MR. Peters said the stance was "very practical," adding: "They want to
see great changes in their country, but they don't want to start by
tearing down the system and starting over again."

Others disagree.

"I cannot sit and debate with a government in a position of weakness,
where I am not their equal," said Walfrido López, a government critic
who has been living in the United States for six months.

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Mr. López said that, although he appreciated Mr. Veiga and Mr.
González's efforts, he thought they were too timid and should have a
more open relationship with dissidents.

"A space is either free and open, or it's not a space," he said by

Mr. Veiga shrugs off such criticism.

"There are people who believe that acknowledging the other is a
capitulation, and you'll find them at either end of the political
spectrum," he said. "That's the price you pay for making some effort for
the common good."

In May, that price was to lose their space in the church. Mr. Veiga and
Mr. González resigned from Lay Space, citing the polemic that they had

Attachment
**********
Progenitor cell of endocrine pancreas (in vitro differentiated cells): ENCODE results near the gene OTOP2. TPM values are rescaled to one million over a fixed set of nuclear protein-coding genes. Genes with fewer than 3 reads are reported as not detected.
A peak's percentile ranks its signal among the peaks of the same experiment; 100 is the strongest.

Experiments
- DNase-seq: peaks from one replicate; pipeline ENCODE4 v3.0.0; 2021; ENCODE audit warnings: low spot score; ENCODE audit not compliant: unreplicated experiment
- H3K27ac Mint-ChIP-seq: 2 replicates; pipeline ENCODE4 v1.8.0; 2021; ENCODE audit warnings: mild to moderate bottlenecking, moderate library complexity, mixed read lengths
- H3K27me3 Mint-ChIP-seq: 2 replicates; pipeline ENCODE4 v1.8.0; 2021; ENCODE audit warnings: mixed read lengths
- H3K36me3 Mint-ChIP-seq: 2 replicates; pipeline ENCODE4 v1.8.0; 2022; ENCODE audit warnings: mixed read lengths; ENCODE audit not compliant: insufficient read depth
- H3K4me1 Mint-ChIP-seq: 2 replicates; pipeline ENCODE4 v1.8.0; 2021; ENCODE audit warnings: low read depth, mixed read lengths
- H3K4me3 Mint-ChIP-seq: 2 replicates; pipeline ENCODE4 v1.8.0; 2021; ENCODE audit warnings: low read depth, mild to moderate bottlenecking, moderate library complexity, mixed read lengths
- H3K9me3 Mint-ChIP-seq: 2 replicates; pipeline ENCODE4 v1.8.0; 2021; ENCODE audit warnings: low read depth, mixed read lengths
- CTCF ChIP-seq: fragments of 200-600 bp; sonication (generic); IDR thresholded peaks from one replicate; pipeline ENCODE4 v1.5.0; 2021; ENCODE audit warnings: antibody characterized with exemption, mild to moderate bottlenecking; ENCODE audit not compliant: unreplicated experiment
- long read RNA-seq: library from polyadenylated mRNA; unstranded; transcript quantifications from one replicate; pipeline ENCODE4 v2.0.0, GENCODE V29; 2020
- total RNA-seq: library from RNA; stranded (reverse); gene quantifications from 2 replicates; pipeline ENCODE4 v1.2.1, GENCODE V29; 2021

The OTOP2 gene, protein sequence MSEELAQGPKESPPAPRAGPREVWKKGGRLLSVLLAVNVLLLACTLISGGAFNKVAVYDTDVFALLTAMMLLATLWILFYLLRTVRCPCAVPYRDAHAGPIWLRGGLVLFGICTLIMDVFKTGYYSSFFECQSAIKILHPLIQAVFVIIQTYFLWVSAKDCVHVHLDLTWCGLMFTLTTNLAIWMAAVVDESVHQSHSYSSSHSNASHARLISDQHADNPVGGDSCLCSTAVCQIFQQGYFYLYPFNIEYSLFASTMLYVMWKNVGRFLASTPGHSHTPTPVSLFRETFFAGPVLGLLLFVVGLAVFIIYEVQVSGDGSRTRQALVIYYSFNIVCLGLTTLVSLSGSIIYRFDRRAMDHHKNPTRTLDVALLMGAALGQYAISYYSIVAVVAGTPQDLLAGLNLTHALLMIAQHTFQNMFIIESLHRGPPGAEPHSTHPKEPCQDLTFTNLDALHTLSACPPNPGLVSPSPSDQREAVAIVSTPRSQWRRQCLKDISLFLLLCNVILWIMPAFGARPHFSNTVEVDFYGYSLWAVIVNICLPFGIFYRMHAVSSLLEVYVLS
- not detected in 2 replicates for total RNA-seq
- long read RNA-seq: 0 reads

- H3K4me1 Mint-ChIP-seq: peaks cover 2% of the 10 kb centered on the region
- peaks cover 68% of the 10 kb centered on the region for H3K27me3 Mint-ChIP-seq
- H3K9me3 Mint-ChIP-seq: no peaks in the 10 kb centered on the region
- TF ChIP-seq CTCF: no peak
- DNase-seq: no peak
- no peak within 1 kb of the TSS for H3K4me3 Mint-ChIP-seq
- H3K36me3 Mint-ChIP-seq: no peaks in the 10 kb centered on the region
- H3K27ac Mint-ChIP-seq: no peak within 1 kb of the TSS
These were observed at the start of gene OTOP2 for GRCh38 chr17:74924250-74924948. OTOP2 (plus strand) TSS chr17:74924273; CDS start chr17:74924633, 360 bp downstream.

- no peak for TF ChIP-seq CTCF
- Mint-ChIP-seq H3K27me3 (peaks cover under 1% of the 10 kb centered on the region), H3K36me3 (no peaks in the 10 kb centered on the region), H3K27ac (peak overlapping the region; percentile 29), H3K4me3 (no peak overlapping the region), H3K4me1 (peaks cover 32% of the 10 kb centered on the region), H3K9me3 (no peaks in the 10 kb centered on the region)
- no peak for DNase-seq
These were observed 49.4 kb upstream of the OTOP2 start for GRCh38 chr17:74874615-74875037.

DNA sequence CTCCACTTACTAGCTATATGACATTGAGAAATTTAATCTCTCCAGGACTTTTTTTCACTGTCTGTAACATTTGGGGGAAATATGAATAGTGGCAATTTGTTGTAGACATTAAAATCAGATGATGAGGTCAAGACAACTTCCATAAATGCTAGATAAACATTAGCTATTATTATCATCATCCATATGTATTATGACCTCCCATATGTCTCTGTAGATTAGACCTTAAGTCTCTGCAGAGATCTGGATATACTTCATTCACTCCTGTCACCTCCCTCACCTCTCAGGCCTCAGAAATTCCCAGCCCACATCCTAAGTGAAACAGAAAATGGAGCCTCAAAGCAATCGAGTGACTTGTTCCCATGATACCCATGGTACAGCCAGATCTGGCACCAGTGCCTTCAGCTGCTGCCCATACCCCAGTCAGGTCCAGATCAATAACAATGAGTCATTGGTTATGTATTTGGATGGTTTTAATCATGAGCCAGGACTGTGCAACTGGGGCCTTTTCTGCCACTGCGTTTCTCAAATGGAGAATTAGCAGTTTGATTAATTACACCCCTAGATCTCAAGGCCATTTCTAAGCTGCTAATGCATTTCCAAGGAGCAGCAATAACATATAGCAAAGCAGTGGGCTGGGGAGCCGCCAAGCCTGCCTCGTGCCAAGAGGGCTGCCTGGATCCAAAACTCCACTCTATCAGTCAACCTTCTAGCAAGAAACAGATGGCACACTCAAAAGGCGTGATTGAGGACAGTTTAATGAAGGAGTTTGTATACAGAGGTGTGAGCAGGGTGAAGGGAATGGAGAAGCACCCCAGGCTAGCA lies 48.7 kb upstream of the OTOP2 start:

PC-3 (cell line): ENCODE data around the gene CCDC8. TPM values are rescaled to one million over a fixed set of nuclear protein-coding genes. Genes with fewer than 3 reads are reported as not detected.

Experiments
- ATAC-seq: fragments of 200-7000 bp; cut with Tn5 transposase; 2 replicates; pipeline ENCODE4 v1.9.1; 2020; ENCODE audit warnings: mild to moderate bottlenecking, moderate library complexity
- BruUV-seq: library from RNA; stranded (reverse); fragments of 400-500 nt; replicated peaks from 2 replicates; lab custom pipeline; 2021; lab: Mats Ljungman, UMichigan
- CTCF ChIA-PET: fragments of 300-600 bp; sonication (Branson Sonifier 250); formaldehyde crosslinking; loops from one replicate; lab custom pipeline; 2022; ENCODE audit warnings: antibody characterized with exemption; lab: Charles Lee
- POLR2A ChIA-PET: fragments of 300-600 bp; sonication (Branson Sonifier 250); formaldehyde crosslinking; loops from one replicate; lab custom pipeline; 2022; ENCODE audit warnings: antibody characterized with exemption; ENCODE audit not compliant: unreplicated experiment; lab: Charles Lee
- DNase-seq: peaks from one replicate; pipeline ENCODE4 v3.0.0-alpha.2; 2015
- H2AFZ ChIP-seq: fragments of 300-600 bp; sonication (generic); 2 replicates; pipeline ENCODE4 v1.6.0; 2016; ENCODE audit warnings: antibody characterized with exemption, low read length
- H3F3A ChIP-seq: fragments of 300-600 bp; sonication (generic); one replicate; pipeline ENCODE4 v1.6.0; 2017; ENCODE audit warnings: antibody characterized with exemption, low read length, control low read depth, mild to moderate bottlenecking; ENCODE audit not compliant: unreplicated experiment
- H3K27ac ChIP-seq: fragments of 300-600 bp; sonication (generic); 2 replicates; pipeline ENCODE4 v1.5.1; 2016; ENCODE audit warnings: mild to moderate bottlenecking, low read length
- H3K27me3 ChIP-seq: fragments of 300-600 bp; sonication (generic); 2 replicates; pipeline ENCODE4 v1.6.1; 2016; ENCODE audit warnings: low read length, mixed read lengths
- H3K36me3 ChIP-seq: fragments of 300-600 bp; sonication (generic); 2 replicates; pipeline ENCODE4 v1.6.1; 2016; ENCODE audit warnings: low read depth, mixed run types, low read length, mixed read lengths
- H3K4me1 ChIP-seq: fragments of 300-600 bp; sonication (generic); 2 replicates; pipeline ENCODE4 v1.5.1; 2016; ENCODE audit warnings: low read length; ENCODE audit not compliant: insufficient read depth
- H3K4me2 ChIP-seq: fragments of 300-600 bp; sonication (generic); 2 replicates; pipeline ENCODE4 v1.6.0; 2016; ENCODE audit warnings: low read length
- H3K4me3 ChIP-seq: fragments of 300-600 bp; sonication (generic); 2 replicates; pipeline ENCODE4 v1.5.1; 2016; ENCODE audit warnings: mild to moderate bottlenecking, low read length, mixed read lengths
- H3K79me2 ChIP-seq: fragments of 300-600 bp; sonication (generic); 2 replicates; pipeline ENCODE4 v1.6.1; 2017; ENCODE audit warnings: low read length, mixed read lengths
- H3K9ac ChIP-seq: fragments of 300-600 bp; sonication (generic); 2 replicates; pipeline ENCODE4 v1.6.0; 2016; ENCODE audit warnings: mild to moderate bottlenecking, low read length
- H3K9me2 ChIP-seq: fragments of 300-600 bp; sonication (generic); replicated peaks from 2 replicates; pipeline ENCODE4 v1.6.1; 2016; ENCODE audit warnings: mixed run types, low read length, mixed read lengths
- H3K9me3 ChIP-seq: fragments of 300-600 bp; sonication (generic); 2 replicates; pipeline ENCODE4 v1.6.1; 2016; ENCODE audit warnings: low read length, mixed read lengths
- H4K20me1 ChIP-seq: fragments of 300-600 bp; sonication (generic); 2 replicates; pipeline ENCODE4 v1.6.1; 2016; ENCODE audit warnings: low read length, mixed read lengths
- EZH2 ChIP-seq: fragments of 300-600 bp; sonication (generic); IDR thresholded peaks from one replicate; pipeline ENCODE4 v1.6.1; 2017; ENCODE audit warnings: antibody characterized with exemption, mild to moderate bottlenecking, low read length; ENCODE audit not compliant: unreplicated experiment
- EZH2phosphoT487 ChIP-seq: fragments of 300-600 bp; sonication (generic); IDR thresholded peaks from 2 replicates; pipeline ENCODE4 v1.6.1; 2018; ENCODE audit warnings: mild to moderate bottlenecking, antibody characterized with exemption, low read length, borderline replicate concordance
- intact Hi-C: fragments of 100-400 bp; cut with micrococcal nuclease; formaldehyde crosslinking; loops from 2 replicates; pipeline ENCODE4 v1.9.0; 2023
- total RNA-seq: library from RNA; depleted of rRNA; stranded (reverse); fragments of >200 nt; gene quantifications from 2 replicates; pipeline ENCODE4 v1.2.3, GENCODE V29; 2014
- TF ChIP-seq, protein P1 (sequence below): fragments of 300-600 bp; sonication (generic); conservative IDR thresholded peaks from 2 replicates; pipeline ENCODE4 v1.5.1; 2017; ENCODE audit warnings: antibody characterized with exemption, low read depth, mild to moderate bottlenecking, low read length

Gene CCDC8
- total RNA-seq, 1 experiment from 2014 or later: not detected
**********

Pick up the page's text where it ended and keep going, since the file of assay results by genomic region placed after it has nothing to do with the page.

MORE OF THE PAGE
caused within "certain sectors of the ecclesiastical community." The two
refused to comment in a telephone interview and in emails on their
reasons for leaving the magazine.

The storm that ensued was a measure of their following: Bloggers and
academics reacted with dismay, quibbled about whether they had jumped or
been pushed, and argued about what their departure meant for civil society.

Whatever the reason, Mr. Veiga and Mr. González now hope to weave a new
strand with Cuba Posible.

The fuss that erupted after he and Mr. Veiga left Lay Space took the two
by surprise, he said, and convinced them that their work was worth
continuing. Not that Mr. González particularly liked the attention.

"It's nice to be stopped on the street and someone salutes you for an
article you've written," Mr. González said. "But, actually, we're both
pretty shy."